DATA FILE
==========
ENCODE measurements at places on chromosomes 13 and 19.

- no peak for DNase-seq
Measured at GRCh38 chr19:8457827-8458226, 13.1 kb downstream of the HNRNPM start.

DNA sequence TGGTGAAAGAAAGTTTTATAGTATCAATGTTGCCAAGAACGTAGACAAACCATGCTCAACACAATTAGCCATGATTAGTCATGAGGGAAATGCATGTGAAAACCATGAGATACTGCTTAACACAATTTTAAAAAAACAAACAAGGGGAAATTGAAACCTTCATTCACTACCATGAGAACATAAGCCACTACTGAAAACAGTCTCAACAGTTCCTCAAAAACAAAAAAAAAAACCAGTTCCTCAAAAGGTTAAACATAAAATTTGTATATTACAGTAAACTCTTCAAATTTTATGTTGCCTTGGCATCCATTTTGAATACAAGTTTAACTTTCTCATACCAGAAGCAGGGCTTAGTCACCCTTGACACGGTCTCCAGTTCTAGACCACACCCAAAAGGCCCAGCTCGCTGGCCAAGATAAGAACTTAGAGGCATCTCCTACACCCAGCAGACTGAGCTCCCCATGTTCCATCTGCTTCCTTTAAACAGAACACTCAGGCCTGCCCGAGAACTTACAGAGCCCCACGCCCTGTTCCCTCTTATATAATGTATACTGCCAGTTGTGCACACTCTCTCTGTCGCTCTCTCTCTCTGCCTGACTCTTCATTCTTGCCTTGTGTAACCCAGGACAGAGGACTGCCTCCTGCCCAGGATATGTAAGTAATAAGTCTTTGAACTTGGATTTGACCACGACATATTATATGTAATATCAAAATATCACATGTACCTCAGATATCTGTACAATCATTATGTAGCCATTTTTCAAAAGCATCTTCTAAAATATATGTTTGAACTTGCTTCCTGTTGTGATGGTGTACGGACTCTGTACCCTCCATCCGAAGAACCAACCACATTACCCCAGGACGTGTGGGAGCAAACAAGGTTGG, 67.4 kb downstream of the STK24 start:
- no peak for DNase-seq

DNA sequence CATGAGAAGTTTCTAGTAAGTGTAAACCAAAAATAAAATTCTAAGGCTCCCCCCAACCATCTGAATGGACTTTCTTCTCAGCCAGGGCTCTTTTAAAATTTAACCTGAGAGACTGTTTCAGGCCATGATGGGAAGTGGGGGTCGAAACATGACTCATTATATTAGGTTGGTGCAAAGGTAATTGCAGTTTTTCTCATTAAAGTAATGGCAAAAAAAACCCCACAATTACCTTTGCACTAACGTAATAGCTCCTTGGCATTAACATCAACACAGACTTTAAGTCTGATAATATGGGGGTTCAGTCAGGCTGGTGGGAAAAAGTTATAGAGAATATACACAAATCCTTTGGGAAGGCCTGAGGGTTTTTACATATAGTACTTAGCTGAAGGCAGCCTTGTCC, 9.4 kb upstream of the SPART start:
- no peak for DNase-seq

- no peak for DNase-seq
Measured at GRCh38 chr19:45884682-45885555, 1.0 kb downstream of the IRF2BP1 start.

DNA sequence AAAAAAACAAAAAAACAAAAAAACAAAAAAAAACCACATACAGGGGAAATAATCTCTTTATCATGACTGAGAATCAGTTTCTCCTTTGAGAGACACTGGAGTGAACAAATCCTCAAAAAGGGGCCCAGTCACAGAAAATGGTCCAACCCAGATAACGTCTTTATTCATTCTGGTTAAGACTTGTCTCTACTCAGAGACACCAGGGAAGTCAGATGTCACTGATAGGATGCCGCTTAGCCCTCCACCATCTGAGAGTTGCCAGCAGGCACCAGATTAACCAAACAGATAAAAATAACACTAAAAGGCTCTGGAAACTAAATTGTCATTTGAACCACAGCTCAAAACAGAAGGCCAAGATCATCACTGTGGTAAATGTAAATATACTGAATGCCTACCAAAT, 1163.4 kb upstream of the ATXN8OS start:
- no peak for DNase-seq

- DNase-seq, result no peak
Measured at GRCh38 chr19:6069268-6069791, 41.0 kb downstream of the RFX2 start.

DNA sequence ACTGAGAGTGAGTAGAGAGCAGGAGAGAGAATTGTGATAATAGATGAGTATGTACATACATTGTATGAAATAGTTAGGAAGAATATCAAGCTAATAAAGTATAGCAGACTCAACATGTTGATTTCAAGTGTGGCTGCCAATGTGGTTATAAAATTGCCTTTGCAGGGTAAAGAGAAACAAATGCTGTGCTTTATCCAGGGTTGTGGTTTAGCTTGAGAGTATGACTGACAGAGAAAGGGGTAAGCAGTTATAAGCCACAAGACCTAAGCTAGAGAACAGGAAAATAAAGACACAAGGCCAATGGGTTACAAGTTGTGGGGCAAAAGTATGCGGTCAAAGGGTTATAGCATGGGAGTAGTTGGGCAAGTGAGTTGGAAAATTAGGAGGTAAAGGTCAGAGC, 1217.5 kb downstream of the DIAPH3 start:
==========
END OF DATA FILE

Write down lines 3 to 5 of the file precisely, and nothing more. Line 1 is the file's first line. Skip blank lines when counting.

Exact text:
Measured at GRCh38 chr19:8457827-8458226, 13.1 kb downstream of the HNRNPM start.

DNA sequence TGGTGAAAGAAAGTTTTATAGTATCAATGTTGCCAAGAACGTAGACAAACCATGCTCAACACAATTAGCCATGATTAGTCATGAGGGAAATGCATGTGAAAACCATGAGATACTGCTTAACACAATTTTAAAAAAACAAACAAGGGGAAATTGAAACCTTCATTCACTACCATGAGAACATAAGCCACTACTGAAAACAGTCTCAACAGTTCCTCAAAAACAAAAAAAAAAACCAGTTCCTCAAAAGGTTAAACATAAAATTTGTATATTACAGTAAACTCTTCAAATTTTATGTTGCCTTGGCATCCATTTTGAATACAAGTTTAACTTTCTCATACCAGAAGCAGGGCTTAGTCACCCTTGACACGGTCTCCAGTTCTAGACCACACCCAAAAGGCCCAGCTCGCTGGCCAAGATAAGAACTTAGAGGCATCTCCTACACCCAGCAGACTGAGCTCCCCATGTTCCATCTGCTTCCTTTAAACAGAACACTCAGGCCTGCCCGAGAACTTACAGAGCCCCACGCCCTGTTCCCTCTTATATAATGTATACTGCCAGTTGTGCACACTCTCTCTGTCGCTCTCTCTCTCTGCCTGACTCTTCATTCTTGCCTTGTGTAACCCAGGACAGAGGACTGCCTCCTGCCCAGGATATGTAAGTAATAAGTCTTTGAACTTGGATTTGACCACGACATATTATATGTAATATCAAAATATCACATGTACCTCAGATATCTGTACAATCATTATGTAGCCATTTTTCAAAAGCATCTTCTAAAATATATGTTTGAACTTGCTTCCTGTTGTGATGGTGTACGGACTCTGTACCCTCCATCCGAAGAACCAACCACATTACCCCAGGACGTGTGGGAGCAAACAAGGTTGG, 67.4 kb downstream of the STK24 start:
- no peak for DNase-seq